Mortgage Brokers

We’re first time buyers and one of our estate agents is encouraging us to go with a mortgage broker. What are the advantages and disadvantages of that? Are we tied in with the broker or can we also negotiate with bank separately? Who pays the broker? Do they have any potential vested interests? Any advice much appreciated!

XX

The brokers get commission.

Advantages are that they deal with a pool of lenders and will be able to max out your debt. Which is cool cause then you can buy the best house you possibly can.

Disadvantages? Cant really see any.

Holy crap.

Listen, it is not one of OUR estate agents. Estate Agent acts in the interest of himself / herself first and foremost and this generally means in the interest of the vendor. They are paid by the vendor.

Of course, they are encouraging you to talk to a mortgage broker. Why you are even discussing your finance arrangements with them is beyond me, clearly, they are looking to up your offer and if you don’t have a sense of the figures before looking at properties you are in a world of hurt already.

My serious advice is to stop all negotiations, stop looking at properties, go watch Glengarry Glenross and then do some serious boning up on financial transactions and come look at it again in six months.

You know the phrase “vested interests”, but clearly wouldn’t recognise one when it walks up and starts advising you.

Cold shower. Kit kat.

Take a break.

Real Estate Agent recommending a Mortgage Broker.lol…

Ever play Texas Hold em (cards of any type), and if so, do you always tell the other guy what your cards are and more importantly then bet afterwards…

Thats what you are doing…

Barrygolightly you should probably do some research into the basics of mortgages etc., before committing pen to paper. The best decisions are informed decisions. Link below has some independent advice worth reading.

itsyourmoney.ie/index.jsp

Forget about buying and spend a few months reading this forum.

I wouldn’t use a broker that an estate agent recommends. You run the risk of this estate agent knowing how much you’ve been approved for before you find out.

Given the questions you’re asking, you should also ask if now is the right time to buy.

Go easy chaps, this is someone who is looking for advice first… not asking afterwards if they should have done it.

yeah what a terrible patronising and condescending tone…
big…boots…

Thanks to everyone for the sympathy and good advice!

barry,
Have a look here:
viewtopic.php?f=4&t=27074

You’ll see most of the arguments related to timing rehearsed here.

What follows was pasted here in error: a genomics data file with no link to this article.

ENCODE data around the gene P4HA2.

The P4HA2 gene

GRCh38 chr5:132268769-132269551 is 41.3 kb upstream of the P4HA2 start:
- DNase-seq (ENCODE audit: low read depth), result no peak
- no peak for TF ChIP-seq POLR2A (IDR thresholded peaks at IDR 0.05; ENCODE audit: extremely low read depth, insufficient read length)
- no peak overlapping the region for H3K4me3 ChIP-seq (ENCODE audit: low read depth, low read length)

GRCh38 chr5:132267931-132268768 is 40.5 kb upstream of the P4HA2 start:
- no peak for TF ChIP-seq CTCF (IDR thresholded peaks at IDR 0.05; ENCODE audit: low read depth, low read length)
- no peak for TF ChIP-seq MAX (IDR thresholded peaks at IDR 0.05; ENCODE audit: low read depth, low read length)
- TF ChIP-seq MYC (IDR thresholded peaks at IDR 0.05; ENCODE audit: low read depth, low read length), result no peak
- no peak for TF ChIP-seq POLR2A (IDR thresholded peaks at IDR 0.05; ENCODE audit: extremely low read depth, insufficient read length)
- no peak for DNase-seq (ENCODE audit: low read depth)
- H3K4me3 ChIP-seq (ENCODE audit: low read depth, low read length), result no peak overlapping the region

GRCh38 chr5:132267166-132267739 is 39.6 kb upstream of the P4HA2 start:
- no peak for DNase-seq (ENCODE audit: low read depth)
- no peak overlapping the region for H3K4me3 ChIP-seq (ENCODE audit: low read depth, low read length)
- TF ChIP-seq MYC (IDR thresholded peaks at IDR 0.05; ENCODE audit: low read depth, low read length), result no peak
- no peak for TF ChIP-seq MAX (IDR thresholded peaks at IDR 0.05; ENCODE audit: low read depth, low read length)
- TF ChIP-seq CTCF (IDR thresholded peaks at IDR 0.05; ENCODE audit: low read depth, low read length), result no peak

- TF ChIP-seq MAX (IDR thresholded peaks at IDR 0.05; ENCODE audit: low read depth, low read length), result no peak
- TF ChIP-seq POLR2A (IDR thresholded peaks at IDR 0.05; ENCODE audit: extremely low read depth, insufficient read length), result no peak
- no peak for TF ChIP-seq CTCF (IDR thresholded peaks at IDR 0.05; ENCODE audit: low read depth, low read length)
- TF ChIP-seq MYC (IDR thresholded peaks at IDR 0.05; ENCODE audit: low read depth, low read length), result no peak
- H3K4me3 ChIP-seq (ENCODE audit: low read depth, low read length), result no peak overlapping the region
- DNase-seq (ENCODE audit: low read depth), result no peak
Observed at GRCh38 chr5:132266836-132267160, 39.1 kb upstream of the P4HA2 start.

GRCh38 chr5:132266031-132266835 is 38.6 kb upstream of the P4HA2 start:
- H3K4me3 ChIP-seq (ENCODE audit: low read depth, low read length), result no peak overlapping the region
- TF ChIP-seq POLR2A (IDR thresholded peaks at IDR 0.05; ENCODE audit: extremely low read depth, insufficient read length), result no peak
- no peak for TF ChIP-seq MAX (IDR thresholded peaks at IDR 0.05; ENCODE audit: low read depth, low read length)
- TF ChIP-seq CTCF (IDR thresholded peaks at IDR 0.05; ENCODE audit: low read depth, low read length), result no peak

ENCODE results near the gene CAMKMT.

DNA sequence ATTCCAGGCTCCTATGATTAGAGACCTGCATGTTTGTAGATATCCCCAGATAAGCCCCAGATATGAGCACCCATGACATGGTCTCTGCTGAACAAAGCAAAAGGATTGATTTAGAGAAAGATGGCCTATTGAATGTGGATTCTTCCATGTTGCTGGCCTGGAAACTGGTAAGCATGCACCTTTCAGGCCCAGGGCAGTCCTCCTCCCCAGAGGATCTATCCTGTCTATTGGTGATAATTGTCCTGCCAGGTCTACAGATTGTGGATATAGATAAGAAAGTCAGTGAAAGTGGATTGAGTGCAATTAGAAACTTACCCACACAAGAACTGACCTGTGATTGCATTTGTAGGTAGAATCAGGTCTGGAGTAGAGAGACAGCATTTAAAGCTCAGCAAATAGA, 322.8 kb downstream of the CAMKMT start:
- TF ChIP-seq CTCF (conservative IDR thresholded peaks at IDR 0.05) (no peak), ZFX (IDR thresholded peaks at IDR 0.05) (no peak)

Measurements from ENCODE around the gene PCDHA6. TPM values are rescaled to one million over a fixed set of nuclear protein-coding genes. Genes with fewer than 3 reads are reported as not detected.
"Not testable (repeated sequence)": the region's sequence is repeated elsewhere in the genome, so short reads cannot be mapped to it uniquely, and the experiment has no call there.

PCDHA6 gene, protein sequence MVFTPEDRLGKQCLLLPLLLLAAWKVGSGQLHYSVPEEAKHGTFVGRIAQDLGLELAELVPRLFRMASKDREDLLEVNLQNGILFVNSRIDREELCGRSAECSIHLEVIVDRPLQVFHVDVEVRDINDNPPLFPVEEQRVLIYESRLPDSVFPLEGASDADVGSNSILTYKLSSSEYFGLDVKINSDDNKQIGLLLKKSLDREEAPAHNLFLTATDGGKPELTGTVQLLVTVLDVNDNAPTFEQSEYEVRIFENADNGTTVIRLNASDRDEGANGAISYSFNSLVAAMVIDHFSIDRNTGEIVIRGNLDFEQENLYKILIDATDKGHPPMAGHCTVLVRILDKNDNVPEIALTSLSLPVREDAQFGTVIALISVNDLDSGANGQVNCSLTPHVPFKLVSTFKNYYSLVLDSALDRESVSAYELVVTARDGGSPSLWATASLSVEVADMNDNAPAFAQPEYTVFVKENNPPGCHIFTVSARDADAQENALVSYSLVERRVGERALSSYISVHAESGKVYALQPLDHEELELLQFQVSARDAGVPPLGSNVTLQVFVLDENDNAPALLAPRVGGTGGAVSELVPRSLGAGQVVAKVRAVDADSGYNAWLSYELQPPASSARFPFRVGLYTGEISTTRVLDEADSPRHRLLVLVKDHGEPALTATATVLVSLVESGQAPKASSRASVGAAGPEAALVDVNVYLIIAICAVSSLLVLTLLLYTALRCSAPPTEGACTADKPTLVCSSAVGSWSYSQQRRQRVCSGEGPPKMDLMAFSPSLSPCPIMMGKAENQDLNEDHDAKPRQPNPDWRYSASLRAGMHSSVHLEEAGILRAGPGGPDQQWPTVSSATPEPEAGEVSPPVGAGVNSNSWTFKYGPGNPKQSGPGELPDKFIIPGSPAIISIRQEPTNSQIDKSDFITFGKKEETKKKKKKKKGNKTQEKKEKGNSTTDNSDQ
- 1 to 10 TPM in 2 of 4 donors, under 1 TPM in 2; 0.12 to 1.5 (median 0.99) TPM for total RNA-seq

Have a look at some of the other sell, buy, rent with regard to emotions on a particular house.

The point about using an EA recommended Mortgage Broker is that it can damage your negotiating position, as TUG says above. However friendly the EA, they are not acting for you. Only your solicitor is acting for you in the transaction. Everyone else is out for themselves or someone else (the seller, for example).

Just remember, before you go looking at properties you should sensecheck and sensitivity test your budget versus your likely future incomes (with downside projections, i.e. loss of one job, paycuts), you should also use a long term normalised interest rate, in the order of 5%.

Use jeacle’s mortgage calculator.

drcalculator.com/mortgage/

Then pick a walkaway figure in your head and make sure you don’t start negotiations with your max offer.

Look carefully at similar properties in the area and whether asking is in line or whether the property is still lagging the market and at least bid 20% under ask in your first offer. Psychologically, unless there is a real difficulty with the vendor and they need to sell, it will be tough to budge them much from 10% under ask but if you’re paying anything closer than that then you are likely not negotiating hard enough.

Don’t forget to budget for extras like legal fees, and make sure any offer you make is conditional on the survey (useless device to knock a few grand off) and mortgage approval of course.

I would check if the mortgage broker and estate agent are related. Maybe they have the same surname or have offices right next door to each other. This sort of thing has happened.
Maybe , they might be known to go for a pint together after work every so often or play golf together.

If you are determined to go ahead then get your own broker, ring the Financial Regulator and ask them for a list of Authorised Advisors in your area then ring them up and ask them do they arrange mortgages and if so with how many banks. Then ask them what they charge and if happy go in and see them but FFS dont go to the guy the EA recommends or you might spend years paying for it.

One slight flaw in this plan would be that the broker is the estate agents mate and will tell him exactly how much he managed to get you. The estate agent will then engage you in a bidding war with a certain Mr. P. Hantom, which, to your relief, you will win, but only by the skin of your teeth mind - you literally could not have gone any higher, because the other bidders dropped out just as you reached your max.

Everybody’s a winner.

8DD

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